What do you do when you have too many things for the available space? Something has to go, thatís what. Like in those lifeboat movies where they pick someone to go over the side.

Iíve mentioned Iím about to redo a shop wall to better organize storage, consolidate dust collection and provide a better workflow pattern for machine placement. That wall currently has a band saw, miter saw on a mobile cabinet, combo sander and drill press on another cabinet base, plus a planer and lathe each on separate mobile cabinets or stands.

To make it work, one of those tools has to go somewhere else. But there is no somewhere else it can easily go, at least not in the sense that itíll always be up and ready to use. Itíll have to be stored out of the way, and yet remain accessible.

Choosing the tool was fairly easy. The band saw, combo sander and drill press get used for nearly every project I do so their place is assured. I donít use the lathe often, but its size would make it both difficult to store somewhere and drag it out to use, plus itíd require a bit of setup to do so each time.

The miter saw draws the short straw, and I guess thatís OK. I probably use it more often than my lathe, but not that much more often since I do most of my cutoff work on the table saw. Plus itís lighter and more self-contained than my lathe. Itís even easier to tote because of the locking handle on top. Iíve got a spot picked out, on the lower shelf under my assembly table/outfeed extension behind my table saw.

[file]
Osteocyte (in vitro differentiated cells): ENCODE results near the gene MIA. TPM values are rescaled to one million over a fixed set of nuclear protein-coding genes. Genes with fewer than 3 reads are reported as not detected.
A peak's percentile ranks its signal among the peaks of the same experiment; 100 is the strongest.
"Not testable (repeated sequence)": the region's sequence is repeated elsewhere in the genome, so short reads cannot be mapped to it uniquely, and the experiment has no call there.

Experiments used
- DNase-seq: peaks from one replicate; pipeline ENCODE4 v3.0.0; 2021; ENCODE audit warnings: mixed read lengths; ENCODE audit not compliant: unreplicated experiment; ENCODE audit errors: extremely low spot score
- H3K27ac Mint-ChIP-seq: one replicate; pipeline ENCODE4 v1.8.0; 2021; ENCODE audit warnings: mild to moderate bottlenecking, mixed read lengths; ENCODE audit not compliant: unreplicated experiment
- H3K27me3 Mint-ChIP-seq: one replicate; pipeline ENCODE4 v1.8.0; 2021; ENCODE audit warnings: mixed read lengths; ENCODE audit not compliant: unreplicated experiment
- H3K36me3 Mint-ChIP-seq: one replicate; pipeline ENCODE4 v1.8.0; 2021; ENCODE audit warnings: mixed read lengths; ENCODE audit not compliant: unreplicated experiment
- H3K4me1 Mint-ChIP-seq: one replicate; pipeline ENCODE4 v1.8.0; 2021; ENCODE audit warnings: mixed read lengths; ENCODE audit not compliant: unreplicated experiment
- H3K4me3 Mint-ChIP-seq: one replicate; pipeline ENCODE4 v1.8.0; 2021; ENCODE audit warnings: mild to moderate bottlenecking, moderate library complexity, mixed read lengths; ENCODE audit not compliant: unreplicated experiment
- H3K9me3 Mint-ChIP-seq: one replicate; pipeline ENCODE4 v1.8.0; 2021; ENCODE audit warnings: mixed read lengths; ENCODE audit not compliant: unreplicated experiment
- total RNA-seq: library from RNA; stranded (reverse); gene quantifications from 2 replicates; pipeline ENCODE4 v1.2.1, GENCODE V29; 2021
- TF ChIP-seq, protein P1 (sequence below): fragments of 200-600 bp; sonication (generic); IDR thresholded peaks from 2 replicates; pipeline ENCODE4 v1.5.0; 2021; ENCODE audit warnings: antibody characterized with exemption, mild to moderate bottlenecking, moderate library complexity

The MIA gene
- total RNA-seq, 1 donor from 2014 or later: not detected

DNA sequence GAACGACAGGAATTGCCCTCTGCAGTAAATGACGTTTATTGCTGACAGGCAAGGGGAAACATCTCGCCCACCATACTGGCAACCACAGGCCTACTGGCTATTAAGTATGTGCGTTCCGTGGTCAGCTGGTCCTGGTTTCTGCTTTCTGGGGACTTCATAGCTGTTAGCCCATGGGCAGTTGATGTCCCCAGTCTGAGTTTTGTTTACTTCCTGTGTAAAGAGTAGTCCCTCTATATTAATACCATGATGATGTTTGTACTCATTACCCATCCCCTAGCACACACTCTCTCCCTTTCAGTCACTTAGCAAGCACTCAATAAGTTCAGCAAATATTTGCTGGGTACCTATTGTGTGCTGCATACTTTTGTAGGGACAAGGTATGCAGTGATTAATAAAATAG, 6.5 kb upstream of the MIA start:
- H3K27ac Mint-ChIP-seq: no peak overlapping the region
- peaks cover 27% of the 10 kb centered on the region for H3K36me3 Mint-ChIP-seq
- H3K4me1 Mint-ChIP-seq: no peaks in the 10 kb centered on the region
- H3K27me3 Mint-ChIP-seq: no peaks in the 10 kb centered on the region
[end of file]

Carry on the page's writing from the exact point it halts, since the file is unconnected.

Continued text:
Logical choice, right? Yeah, but I still feel odd about it. Iíve had that miter saw for a long time, and for certain chores itís far more appropriate than anything else. Itís just that in recent years Iíve gravitated more to the table saw for crosscutting in the shop. Outside the shop Ė like when I was building my 10×10 shed Ė it was perfect. But since I had to carry and tote it outside for that task, relegating it to the carry-and-tote category of storable tools inside seems logical.

But Iíll miss seeing it in its accustomed spot.

Till next time,



  • As I read your list I mentally tagged the chop saw as the passenger to go into the water. Not because it’s any less useful but because it can easily be made portable, thus may be stored under a work bench or in a cabinet until needed and quickly mounted to a work bench or multi-purpose base cabinet when needed.

    Good choice!

  • I would suggest that your miter saw be mounted to a tray that folds under one of your work benches or inside of a storage area. Therefore accessible as need arises and still portable for off site use.This seems to be the suggestion for kitchen mixers, sewing machines and several shop notes in the publications..

    If not an option, then heave the item overboard.

  • Burt Truman says:

    Never mind putting tools someplace else, just convince my wife that I need a bigger shop.

  • Chuck says:

    Sigh, I’ve already relegated my chop saw to under the bench. What’s your next choice?

  • Bill Golden says:

    Everything in my shop is on wheels. A few years ago I hosted a shop tour and called one section of my shop “the parking Lot”. They all laughed. I said Hay guys it really is. The only way I can operate is to pull out the tool I need and put it back in it’s hole when I finish.

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